The Global E-waste Monitor 2020 report recently released by researchers across UNU, UNITAR, ITU, and ISWA says that we have gone from generating 44.4 million metric tons per year of electronic waste (e-waste) in 2014 to 53.6 million metric tons per year in 2019. Additionally, StEP published a paper titled Future E-waste Scenarios which estimates that we are likely to generate about 111 million metric tons annually by 2050. Currently, around 17.4% of the e-waste is properly recycled, and 8% is estimated to be waste bin disposals.
To work towards building a future free of these staggering numbers of e-waste, Nirav Patel writes in his blog that they can curb this problem by lessening the waste that is generated by technology users. He shares that this can be done “by repairing our products instead of buying new ones and designing products to be longer lived. This requires companies and consumers to both embrace repair, upgradeability, and long software support lifetimes.” With that as his vision, he founded Framework, and together with his team firmly believes that we can try to reduce e-waste on a global level by changing what products we buy and how we buy them.
Modular consumer electronics built to last
Framework builds consumer electronics that will adapt to its consumers’ environment rather than the opposite. Alternatively, for those who have damaged electronic parts, there is room for consumers to breathe and not worry about replacing the entire system.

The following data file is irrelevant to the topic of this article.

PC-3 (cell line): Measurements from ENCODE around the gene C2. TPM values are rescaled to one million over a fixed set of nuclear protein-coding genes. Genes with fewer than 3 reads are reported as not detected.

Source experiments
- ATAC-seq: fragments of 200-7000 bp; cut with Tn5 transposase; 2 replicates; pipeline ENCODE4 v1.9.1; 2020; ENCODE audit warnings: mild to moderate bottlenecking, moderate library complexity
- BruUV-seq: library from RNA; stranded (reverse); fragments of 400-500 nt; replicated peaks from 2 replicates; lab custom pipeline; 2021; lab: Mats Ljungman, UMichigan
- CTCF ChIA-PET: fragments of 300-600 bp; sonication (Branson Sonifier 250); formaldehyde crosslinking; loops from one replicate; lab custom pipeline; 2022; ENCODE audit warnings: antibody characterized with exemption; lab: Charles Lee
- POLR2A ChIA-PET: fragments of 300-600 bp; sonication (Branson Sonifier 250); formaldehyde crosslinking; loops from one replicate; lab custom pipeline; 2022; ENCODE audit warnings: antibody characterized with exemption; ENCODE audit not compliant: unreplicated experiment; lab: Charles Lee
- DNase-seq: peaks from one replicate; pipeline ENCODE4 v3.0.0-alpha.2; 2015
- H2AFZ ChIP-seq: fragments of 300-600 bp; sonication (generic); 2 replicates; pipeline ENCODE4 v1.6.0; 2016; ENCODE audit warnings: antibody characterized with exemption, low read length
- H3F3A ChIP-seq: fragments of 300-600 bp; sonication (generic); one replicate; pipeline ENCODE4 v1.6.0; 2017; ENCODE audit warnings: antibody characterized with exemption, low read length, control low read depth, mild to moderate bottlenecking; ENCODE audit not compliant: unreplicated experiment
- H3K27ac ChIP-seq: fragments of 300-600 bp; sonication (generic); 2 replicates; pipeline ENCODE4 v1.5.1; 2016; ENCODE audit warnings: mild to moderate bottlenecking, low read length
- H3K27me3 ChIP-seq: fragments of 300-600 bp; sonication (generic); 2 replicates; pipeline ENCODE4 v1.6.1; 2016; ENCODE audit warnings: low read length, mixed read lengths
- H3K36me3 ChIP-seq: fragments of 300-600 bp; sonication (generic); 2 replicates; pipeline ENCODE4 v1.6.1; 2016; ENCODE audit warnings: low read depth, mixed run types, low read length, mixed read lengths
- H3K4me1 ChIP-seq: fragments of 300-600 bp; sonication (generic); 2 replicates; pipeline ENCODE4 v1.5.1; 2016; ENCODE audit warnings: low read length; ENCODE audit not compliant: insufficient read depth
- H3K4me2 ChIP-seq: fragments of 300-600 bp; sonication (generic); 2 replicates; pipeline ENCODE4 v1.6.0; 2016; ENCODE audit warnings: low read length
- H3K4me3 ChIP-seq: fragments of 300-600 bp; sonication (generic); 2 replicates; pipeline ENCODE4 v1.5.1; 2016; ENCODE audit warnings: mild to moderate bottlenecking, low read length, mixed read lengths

So, what are they fixing? They are fixing or bridging the gap created by electronic companies that force their consumers to succumb to their for-profit plans. By adding replaceable, repairable, and dependable to their manual, Framework has brought the ball to the customer’s court.
Late retro nostalgia
The idea behind Framework’s laptops is to provide a powerful machine that is customizable. Apart from adding memory and storage to the device, the customer can also customize the ports they want, bezel color, keyboard language, and motherboard.
True to the goals of the company, these products are also repairable. They will include the repair tools in the box, and publish repair guides and videos. The laptops’ frame is made of milled aluminum, enabling repairability and upgradeability without adding bulk. With 15.85mm thickness and 1.3kg weight, the Framework modular laptops are available in 13.5″ display.
Meanwhile, DIY Edition allows Framework’s laptops to be customized from their roots which is very reminiscent of the boom of DIY laptops from the late 90s. From the memory, storage to WiFi, and operating system customization, the configurations are endless.
In terms of their environmental commitments, power to the user approach, and not making touch-me-not devices, Framework has established a league of its own. This gives users much room for imagination, creativity, and freedom to choose how they want their laptops to be while taking a step towards being more environmentally conscious. The laptops cost $999 while DIY Edition starts at $749, both available for pre-order.